Bowens Island Restaurant Hidden Beer Behemoth
Bowens Island Restaurant should need no introduction. The seafood landmark, situated on a tiny namesake island near Folly Beach, has been in "top" lists of national magazines, profiled on national television, and even earned itself a James Beard American Classic Award. Most people equate the joint with heaping plates of deliciously prepared, local seafood. Their oysters are their real claim to fame, harvested by hand from their surrounding waters for decades. Unfortunately, the bar selection that goes along with a menu like theirs is often lacking at best.
Check your expectations at the dock, because Bowens Island sports the Charleston area's best local tap selection.
Six years ago, the original restaurant tragically burned down. After a rough sixty years in business, there was no question that
owner Robert Barber would rebuild. The tragedy turned into opportunity, as the new Bowens Island Restaurant would have more room, including room for an eight-tap draft system and a ten-by-ten beer cooler at the bar. They carried the typical American light lager at first, but soon our local brewing culture was growing all around them. Robert, being a soul truly dedicated to the area, formed relationships with our brewers over time, perhaps culminating in Holy City Brewing using his oysters for their Bowens Island Oyster Stout last fall.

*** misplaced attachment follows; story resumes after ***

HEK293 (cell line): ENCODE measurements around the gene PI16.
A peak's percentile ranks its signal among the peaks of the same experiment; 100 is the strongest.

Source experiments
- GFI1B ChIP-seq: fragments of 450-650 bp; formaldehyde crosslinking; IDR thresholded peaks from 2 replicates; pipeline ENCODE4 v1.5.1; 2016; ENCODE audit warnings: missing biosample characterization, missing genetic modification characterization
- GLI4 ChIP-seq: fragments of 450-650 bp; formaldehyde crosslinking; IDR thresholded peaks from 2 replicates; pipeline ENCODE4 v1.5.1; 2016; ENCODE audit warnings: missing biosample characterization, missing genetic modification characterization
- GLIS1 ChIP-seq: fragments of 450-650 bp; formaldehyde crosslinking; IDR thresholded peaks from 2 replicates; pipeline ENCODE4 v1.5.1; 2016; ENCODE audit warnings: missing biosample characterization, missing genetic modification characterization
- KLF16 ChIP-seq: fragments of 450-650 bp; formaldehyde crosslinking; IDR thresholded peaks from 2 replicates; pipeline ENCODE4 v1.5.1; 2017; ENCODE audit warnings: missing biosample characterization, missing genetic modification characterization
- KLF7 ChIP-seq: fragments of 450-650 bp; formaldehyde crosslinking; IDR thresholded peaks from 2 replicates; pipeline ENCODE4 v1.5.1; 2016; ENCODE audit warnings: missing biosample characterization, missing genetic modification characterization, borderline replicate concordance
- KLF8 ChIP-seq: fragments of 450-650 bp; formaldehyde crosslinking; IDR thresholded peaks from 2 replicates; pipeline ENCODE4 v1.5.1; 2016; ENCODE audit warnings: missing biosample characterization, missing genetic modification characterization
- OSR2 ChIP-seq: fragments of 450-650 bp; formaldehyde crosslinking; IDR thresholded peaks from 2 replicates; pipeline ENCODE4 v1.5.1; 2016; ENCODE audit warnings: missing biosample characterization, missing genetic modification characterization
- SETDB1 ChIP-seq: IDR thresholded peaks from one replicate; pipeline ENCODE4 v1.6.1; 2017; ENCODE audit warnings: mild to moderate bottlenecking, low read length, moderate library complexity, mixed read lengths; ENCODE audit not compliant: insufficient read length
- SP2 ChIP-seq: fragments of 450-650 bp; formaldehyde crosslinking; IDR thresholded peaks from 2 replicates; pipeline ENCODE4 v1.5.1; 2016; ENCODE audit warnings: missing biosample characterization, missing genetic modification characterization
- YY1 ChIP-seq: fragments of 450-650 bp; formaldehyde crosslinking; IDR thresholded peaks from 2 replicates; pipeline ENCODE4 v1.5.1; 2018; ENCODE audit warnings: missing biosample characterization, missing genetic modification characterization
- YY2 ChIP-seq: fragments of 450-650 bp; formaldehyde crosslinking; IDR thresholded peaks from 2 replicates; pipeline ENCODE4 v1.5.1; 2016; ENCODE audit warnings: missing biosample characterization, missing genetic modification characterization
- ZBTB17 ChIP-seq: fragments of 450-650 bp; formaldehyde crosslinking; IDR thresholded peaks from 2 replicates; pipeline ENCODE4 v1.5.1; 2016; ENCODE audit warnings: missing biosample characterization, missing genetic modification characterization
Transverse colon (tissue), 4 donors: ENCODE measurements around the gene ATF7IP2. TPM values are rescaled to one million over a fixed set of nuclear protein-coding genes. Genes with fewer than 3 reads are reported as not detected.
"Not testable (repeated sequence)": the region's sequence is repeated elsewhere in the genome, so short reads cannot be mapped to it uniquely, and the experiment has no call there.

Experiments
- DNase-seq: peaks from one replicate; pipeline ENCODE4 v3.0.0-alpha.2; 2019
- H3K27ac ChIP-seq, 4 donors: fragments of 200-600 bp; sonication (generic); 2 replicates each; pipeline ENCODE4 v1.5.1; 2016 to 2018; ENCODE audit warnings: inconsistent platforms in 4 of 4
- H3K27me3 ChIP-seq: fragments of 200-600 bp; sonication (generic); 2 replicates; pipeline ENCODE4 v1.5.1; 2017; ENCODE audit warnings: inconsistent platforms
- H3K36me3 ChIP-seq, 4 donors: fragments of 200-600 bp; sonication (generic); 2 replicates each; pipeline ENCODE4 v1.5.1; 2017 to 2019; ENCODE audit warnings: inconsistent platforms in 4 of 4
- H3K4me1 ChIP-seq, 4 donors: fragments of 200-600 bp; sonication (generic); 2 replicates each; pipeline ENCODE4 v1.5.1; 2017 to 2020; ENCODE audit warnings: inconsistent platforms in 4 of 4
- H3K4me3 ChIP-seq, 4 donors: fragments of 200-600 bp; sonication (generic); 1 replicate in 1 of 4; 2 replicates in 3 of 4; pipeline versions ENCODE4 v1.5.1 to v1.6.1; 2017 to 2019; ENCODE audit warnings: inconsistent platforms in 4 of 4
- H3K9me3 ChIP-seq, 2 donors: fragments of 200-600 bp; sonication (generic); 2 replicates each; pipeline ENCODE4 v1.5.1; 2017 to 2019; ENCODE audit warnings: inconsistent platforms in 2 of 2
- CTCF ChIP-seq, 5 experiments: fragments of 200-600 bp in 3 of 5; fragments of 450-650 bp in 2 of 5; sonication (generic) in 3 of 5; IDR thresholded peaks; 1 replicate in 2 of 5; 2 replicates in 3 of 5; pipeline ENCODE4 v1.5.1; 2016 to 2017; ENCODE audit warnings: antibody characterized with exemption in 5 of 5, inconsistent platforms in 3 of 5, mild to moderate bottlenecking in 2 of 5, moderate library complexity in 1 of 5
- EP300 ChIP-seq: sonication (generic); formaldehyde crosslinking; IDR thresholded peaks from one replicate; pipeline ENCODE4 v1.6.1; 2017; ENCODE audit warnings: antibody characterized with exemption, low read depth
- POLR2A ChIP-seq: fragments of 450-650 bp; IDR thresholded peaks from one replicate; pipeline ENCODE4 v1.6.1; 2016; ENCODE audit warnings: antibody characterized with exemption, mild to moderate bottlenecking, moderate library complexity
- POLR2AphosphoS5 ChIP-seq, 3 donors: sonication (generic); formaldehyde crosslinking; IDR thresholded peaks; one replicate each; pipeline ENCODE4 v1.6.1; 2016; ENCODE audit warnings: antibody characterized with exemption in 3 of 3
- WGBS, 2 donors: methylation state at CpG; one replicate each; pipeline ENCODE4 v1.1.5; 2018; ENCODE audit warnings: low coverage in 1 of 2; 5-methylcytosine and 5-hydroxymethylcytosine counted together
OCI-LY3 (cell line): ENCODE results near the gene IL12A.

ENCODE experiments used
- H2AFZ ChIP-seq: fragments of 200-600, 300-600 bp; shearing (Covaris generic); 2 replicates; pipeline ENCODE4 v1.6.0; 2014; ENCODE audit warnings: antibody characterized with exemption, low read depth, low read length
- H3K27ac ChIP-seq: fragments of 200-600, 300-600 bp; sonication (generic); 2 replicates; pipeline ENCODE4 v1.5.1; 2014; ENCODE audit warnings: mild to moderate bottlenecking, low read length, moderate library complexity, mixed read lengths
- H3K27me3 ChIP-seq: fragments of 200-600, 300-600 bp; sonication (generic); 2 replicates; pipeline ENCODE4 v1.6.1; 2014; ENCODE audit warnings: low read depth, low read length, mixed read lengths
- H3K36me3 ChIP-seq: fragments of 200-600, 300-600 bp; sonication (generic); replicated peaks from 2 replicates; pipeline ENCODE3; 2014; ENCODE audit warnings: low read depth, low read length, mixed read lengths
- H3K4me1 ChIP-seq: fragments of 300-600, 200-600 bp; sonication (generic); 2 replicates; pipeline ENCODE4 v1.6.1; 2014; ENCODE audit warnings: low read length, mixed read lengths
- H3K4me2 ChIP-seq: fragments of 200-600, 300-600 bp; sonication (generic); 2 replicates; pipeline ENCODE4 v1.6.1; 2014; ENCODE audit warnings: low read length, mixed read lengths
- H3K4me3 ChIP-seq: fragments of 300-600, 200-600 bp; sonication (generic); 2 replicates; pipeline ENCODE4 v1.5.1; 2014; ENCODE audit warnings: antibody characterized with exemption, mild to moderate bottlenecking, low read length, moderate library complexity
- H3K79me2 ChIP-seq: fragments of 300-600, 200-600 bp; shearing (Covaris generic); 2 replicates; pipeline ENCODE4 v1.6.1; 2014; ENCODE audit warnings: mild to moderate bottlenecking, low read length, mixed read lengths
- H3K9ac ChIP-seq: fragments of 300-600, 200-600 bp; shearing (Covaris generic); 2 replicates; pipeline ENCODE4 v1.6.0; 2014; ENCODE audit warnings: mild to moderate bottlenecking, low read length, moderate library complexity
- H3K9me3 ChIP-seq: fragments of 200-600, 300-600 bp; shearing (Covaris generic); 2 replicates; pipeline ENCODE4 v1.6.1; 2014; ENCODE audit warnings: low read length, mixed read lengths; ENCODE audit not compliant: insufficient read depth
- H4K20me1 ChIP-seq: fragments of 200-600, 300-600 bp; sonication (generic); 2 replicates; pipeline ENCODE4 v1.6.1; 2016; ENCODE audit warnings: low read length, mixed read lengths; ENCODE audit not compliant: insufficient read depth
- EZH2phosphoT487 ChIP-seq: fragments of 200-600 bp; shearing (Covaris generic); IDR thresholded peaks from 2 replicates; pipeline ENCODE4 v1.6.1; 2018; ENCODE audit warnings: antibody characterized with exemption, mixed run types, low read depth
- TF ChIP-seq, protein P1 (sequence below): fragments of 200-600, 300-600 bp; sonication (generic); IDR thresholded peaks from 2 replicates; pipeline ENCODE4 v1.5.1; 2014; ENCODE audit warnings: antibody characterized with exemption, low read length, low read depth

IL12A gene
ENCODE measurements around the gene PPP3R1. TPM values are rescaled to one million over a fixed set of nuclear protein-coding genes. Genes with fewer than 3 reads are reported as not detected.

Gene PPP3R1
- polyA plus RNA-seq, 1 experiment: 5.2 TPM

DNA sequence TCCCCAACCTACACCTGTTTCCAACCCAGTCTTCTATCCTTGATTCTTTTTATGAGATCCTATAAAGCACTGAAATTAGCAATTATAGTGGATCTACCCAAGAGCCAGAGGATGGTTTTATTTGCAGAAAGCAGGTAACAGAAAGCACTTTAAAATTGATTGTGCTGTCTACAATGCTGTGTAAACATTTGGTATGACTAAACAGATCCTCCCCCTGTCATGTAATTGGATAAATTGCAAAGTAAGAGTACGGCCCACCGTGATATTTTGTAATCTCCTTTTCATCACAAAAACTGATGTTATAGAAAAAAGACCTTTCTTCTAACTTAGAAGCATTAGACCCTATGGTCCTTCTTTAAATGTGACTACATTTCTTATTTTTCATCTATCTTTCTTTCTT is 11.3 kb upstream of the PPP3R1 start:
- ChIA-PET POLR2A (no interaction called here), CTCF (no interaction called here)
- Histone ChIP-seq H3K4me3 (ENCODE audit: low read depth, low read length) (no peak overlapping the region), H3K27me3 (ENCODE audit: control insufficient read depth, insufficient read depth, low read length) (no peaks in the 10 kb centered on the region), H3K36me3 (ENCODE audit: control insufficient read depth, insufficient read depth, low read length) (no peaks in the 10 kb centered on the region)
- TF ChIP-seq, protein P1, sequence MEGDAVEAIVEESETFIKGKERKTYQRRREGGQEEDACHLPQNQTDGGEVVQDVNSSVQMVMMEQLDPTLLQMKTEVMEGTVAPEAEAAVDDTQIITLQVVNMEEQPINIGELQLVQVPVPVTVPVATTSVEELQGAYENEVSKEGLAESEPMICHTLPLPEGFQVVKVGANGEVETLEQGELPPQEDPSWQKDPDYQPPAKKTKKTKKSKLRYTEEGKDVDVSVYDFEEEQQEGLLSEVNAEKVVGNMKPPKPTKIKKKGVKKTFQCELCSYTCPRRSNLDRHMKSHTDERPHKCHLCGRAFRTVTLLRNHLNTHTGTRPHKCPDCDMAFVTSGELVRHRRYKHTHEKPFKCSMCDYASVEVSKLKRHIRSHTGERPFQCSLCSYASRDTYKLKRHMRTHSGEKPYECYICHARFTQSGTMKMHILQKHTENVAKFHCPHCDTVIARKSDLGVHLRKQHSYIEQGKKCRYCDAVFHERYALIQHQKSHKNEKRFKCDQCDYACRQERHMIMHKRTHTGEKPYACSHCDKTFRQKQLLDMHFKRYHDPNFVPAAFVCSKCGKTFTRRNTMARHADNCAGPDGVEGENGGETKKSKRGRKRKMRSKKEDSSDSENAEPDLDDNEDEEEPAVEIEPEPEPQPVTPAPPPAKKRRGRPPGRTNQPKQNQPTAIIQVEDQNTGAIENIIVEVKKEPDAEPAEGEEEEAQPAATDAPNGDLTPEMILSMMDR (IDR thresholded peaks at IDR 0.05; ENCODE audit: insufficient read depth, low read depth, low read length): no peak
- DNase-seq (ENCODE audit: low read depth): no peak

A few months ago, Robert doubled down on his taps, bringing his count up to sixteen. In the meantime, they installed a huge refrigeration unit, mainly for housing their oysters. The BMC (Bud, Miller, and Coors) bottles were moved into the unit too, allowing them to dedicate the beer cooler to kegs. Since it wasn't being opened at the bar constantly, the draft selection could be kept there at a consistent temperature, and smaller kegs could be changed out more easily. Couple that new system with Robert's love of all things local, and you get the surprisingly excellent selection they have today.
Though I'd heard of their local focus, on one recent visit I found all sixteen taps dedicated to local beer, equally spread amongst our four breweries. Sixteen simultaneous local taps during the regular course of business is, without a doubt, the best local selection in these parts. Even our forty-odd-tap, beer-centric bars don't have that kind of local coverage.
Don't expect style-specific, beer-clean glassware, or anything fancy for that matter. Your pint is going in a plastic cup, and you're going to like it. That goes with the territory, however. In a place that lets you write on the walls, you should be okay with suspending a few standards. The incredible view on the back deck, and of course the food, should more than make up for any misgivings.
Local is certainly not everything when it comes to beer. But in a budding brewing culture like Charleston's, dedication to the cause is a fun, refreshing thing to run into, especially in unexpected places.